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Biomimetic magnetite formation: from biocombinatorial approaches to mineralization effects.

Baumgartner J, Carillo MA, Eckes KM, Werner P, Faivre D - Langmuir (2014)

Bottom Line: Our results suggest that the identified proteins and biomimetic polypeptides influence nucleation in vitro.Even though the in vivo role cannot be directly determined from our experiments, we can rationalize the following design principles: proteins, larger complexes, or membrane components that promote nucleation in vivo are likely to expose positively charged residues to a negatively charged crystal surface.In turn, components with acidic (negatively charged) functionality are nucleation inhibitors, which stabilize an amorphous structure through the coordination of iron.

View Article: PubMed Central - PubMed

Affiliation: Department of Biomaterials, Max Planck Institute of Colloids and Interfaces , Science Park Golm, 14424 Potsdam, Germany.

ABSTRACT
Biological materials typically display complex morphologies and hierarchical architectures, properties that are hardly matched by synthetic materials. Understanding the biological control of mineral properties will enable the development of new synthetic approaches toward biomimetic functional materials. Here, we combine biocombinatorial approaches with a proteome homology search and in vitro mineralization assays to assess the role of biological determinants in biomimetic magnetite mineralization. Our results suggest that the identified proteins and biomimetic polypeptides influence nucleation in vitro. Even though the in vivo role cannot be directly determined from our experiments, we can rationalize the following design principles: proteins, larger complexes, or membrane components that promote nucleation in vivo are likely to expose positively charged residues to a negatively charged crystal surface. In turn, components with acidic (negatively charged) functionality are nucleation inhibitors, which stabilize an amorphous structure through the coordination of iron.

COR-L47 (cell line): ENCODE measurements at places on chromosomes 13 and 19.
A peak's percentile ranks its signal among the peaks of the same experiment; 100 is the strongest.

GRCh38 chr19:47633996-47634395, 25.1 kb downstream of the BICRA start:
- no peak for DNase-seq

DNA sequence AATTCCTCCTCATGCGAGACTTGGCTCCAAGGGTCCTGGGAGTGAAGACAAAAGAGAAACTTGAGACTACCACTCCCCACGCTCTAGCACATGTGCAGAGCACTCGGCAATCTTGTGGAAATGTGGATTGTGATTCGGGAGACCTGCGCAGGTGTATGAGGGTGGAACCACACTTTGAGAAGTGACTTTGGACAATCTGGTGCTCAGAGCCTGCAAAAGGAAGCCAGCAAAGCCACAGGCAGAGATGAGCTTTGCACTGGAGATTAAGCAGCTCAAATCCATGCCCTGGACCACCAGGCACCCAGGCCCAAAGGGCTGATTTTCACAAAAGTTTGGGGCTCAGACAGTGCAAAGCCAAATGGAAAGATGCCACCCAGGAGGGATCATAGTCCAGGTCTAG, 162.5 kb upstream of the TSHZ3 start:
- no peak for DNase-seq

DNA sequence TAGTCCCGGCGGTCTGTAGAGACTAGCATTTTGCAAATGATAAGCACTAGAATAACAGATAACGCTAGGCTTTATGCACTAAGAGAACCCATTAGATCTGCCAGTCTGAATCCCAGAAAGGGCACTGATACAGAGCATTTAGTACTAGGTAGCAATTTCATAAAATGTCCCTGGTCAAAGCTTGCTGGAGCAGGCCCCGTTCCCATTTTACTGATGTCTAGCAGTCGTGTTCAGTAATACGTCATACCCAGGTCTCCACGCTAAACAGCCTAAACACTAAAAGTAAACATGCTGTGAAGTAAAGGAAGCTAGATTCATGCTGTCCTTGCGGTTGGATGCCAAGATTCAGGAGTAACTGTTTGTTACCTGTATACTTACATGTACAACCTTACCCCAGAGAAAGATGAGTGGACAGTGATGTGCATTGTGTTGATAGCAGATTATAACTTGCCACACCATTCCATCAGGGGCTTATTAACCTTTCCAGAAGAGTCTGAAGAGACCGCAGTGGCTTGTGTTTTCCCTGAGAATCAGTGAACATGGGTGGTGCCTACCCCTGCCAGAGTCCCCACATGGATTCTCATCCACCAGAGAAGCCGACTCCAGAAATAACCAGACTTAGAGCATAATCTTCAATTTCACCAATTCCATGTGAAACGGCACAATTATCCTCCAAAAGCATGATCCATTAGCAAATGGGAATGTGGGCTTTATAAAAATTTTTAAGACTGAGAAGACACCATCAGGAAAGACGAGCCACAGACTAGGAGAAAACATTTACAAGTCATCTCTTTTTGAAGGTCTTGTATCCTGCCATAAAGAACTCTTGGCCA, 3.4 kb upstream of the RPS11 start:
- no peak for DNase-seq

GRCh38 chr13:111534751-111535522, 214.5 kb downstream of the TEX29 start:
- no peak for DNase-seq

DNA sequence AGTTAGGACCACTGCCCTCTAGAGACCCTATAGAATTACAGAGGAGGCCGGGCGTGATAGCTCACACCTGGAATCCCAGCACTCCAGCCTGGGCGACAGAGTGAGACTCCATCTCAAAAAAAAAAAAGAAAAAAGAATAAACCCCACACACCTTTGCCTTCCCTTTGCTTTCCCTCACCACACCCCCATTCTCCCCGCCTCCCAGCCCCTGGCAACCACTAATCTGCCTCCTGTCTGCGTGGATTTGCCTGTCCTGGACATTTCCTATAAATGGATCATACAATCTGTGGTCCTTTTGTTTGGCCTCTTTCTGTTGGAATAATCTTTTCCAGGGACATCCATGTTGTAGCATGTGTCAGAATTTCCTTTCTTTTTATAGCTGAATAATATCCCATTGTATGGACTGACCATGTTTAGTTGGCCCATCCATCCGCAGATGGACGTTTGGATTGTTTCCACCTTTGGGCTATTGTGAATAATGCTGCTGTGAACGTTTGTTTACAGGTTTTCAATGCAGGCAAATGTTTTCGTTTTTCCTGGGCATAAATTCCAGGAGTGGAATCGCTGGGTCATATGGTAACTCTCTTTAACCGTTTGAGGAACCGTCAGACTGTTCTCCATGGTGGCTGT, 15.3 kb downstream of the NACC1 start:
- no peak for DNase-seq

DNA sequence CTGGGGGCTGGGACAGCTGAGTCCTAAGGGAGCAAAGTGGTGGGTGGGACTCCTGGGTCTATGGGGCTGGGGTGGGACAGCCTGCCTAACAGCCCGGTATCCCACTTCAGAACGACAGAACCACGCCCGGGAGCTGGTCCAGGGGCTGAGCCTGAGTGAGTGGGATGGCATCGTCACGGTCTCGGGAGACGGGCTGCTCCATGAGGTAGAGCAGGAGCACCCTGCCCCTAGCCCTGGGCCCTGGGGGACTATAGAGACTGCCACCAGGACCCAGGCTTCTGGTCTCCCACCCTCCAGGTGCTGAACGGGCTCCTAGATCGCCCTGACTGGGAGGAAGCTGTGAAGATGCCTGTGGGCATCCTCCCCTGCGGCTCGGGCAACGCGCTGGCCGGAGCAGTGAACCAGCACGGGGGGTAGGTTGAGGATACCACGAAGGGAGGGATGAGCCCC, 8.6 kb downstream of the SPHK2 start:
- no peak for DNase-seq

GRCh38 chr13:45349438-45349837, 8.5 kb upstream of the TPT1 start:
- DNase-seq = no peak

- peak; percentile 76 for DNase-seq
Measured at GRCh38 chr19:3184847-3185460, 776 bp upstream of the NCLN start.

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Particlesize distribution of magnetite particles formed in thepresence of polyR.
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fig3: Particlesize distribution of magnetite particles formed in thepresence of polyR.

Mentions: polyR serves as a proxy for apotential polycationic biomolecular structure as inferred from theearlier literature reports by Barbas et al. and Brown et al.27,28 Coprecipitation of ferrous and ferric iron (at Fe3+/Fe2+ = 2/1) under alkaline conditions at pH ≥9 yieldscrystalline magnetite with grain sizes dependent on the alkalinity.34,35 Under these conditions, polyR affects the size, morphology, andaggregation behavior of the formed magnetite nanoparticles: in itspresence, we obtained monodisperse, stable single-domain-sized nanoparticlesof 35 ± 5 nm (Figure 3) that assembleto chain structures in solution (up to several micrometers; Figures 2A and S4–S6 anda video). Despite their irregular morphology, particles are mostlysingle-crystalline (Figure 2C). The nucleationand colloidal stabilization effects of polyR, leading to particlechain formation in vitro, are similar to the colloidal stabilizationby magnetosome compartimentalization in the bacteria in vivo. Thiscompartimentalization is provided by a lipid membrane containing diversetransmembrane proteins of yet mostly unknown functions. Interestingly,the lipid composition of the magnetosomes is dominated by phosphatidylethanolamines.36 Such lipid layers therefore expose mainly positivelycharged amines toward the intracellular magnetite crystals in linewith our observation of a polyR-induced colloidal stabilization effect.